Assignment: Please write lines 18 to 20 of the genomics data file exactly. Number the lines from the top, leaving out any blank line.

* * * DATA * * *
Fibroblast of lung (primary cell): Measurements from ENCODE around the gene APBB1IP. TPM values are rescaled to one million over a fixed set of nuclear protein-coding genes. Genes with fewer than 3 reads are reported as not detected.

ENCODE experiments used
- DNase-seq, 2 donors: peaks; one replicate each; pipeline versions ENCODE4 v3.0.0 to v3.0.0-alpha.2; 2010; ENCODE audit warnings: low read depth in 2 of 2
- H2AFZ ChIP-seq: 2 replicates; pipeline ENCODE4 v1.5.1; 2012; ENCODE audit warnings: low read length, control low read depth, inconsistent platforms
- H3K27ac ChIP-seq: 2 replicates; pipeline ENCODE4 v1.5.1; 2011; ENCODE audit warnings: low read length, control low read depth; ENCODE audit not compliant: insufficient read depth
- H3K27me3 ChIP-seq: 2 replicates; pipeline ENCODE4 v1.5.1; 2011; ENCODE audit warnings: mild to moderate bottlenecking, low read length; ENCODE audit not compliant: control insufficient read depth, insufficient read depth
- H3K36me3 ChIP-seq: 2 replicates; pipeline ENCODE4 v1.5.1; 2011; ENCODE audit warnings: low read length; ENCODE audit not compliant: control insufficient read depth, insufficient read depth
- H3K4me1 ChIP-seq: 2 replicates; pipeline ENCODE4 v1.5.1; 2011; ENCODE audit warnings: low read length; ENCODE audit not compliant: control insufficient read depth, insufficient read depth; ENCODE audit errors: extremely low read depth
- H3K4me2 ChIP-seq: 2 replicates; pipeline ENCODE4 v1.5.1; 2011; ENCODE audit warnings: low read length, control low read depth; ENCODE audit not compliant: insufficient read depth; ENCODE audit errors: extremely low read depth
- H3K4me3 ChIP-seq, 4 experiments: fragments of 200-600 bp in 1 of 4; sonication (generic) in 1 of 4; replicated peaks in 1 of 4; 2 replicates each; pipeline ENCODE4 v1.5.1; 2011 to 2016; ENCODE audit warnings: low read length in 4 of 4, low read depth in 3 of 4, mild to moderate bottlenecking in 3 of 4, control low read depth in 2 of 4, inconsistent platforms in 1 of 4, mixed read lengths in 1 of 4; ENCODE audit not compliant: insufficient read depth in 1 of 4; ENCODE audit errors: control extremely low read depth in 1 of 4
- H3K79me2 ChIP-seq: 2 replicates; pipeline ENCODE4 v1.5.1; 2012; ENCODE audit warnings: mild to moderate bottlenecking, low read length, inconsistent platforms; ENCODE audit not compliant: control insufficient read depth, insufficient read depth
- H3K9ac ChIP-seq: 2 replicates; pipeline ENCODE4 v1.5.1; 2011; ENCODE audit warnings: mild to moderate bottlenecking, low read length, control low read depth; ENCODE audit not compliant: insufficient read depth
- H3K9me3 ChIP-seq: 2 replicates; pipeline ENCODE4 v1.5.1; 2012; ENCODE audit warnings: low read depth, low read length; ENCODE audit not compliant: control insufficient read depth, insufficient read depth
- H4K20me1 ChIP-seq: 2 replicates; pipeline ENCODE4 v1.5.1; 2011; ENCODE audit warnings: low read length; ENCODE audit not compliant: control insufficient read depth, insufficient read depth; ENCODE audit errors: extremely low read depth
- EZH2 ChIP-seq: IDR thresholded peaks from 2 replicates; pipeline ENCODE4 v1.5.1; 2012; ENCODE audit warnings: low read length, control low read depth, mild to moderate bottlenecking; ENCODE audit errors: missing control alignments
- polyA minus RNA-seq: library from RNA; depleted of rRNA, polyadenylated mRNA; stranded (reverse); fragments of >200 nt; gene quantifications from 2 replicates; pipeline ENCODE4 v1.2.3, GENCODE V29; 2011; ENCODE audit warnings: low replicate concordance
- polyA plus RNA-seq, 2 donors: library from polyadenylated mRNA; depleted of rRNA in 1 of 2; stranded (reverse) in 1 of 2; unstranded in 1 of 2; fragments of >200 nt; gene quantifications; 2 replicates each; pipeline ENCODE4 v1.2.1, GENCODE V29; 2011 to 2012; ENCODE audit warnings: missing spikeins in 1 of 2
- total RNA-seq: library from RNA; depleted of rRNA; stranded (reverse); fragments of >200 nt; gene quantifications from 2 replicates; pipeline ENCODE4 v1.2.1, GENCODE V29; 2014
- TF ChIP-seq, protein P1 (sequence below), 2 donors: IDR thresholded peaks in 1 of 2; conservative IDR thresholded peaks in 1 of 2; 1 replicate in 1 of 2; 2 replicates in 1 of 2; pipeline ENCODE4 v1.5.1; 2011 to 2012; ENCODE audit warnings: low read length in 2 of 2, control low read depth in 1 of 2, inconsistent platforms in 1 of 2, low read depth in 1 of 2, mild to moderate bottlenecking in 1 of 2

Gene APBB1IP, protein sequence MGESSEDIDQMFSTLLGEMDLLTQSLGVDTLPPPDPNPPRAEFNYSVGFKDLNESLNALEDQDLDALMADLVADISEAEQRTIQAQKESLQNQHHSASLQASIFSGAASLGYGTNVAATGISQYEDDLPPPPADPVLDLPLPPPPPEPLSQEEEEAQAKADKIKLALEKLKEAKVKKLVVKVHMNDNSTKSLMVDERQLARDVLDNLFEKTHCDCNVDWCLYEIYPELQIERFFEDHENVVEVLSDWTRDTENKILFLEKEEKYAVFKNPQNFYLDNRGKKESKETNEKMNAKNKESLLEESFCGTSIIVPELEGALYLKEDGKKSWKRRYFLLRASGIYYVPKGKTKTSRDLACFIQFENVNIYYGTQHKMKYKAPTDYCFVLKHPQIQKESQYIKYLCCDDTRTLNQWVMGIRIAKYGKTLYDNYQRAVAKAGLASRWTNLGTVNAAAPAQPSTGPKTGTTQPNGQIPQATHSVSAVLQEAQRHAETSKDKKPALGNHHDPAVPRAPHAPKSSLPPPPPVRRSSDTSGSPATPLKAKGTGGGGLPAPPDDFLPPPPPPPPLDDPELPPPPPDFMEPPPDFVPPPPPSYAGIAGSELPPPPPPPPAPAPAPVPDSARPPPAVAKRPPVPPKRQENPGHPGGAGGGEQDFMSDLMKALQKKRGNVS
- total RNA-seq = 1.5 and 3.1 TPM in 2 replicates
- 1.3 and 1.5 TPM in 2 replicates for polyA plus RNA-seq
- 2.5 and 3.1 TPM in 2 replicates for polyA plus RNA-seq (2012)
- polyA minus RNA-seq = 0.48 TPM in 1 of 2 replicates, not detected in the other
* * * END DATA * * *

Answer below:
- total RNA-seq: library from RNA; depleted of rRNA; stranded (reverse); fragments of >200 nt; gene quantifications from 2 replicates; pipeline ENCODE4 v1.2.1, GENCODE V29; 2014
- TF ChIP-seq, protein P1 (sequence below), 2 donors: IDR thresholded peaks in 1 of 2; conservative IDR thresholded peaks in 1 of 2; 1 replicate in 1 of 2; 2 replicates in 1 of 2; pipeline ENCODE4 v1.5.1; 2011 to 2012; ENCODE audit warnings: low read length in 2 of 2, control low read depth in 1 of 2, inconsistent platforms in 1 of 2, low read depth in 1 of 2, mild to moderate bottlenecking in 1 of 2

Gene APBB1IP, protein sequence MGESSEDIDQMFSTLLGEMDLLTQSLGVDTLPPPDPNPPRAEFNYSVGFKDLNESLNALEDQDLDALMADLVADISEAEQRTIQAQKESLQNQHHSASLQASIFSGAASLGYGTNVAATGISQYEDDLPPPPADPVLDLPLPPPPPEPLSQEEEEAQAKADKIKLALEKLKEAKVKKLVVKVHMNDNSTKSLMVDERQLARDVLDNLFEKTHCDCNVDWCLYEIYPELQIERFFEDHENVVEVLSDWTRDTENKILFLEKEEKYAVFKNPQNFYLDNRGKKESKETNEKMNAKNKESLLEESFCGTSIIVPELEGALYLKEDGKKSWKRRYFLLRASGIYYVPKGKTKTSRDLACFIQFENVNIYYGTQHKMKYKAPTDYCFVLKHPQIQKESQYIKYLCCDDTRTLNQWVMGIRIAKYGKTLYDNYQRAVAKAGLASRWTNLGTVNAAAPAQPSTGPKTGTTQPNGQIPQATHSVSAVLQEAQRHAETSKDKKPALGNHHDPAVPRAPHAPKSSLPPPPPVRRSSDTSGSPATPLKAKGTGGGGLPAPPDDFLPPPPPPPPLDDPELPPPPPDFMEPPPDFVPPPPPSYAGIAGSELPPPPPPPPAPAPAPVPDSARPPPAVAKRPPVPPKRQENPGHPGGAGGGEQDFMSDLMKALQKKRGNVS